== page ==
Every now and then my wife tells me off for using bad language. She points out that a blog post is no place for profanities and so I will refrain from using them in describing the tiger mosquitos that are causing a plague on the lower reaches of the Guadalhorce river.

Tiger mosquitos are not endemic. They hail from Southeast Asia but they have become quite widespread as a result of their association with humans. I must confess I did not know very much about them but am now a little wiser having read about them on Wikipedia. The article usefully pointed out that they are not to be confused with tigers which, apparently, are wild mammals!

I must try to remember that. I have made a quick mental note of some of the differences just in case; tigers don´t have wings, have only four legs, are hairy and have pointy teeth whereas tiger mosquitos are buzzy and small. Hopefully I won´t confuse them now if I happen to stumble across one when out on the river.

What these two do have in common though is a rather distinctive striped pattern and it is the black and white stripes that help us to distinguish the tiger from native mosquito species (they are similar sizes at around 5mm).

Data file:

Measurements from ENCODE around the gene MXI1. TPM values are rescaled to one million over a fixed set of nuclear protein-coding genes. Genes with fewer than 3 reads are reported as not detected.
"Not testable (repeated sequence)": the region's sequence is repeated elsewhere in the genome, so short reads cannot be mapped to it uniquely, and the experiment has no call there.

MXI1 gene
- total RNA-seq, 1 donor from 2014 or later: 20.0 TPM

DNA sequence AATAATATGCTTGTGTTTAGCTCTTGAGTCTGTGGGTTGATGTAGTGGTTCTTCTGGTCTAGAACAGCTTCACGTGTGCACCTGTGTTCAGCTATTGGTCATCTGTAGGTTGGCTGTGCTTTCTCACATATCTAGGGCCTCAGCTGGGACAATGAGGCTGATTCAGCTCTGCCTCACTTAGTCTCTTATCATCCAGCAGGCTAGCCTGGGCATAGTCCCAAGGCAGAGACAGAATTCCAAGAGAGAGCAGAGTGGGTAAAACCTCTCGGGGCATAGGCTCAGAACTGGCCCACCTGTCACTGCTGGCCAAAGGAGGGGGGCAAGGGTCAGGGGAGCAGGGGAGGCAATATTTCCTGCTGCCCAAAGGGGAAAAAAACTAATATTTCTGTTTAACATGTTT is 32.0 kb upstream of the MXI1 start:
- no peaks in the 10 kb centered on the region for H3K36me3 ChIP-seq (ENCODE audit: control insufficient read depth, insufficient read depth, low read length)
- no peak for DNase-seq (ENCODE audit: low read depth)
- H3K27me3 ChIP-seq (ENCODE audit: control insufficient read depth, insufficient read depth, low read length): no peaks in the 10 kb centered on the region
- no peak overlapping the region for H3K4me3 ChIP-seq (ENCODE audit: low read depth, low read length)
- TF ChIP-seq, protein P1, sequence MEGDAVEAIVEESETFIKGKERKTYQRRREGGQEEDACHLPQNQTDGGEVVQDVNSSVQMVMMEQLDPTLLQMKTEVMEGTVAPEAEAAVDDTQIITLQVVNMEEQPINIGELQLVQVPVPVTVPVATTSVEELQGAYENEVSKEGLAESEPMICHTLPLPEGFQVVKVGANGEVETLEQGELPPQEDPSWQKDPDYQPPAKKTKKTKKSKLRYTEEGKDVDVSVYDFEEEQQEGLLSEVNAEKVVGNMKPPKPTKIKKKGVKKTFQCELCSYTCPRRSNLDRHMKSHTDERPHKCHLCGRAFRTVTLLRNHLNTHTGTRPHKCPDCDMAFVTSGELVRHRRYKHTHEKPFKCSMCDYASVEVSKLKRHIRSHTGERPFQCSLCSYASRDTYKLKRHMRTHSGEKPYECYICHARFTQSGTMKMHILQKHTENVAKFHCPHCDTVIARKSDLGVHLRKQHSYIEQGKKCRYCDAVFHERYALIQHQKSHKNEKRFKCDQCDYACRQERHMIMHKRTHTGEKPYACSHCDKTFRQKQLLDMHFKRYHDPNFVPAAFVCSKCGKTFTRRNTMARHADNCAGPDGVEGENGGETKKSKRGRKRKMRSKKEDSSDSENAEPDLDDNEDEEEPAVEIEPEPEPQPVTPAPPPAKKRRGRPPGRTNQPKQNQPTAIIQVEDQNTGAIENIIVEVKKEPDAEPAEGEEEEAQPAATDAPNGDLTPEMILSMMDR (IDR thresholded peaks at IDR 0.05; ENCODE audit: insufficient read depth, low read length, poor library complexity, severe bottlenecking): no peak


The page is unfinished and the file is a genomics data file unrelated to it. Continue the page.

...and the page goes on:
The arrival of this species is bad news. Their bite is very nasty and they will bite during the day as well as the night. What is more is that they are vectors of several important viral diseases including Zica virus and Dengue fever as well as diseases caused by nematode pathogens.

I hope to fish the Guadalhorce on Sunday and I hope I don´t get bitten by one of these little bastards.

Damn it – I´ve done it again!

Sorry Catriona.

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Aedes albopictus. Now at a river near you! I pinched this piccie from: (www.bugwood.org)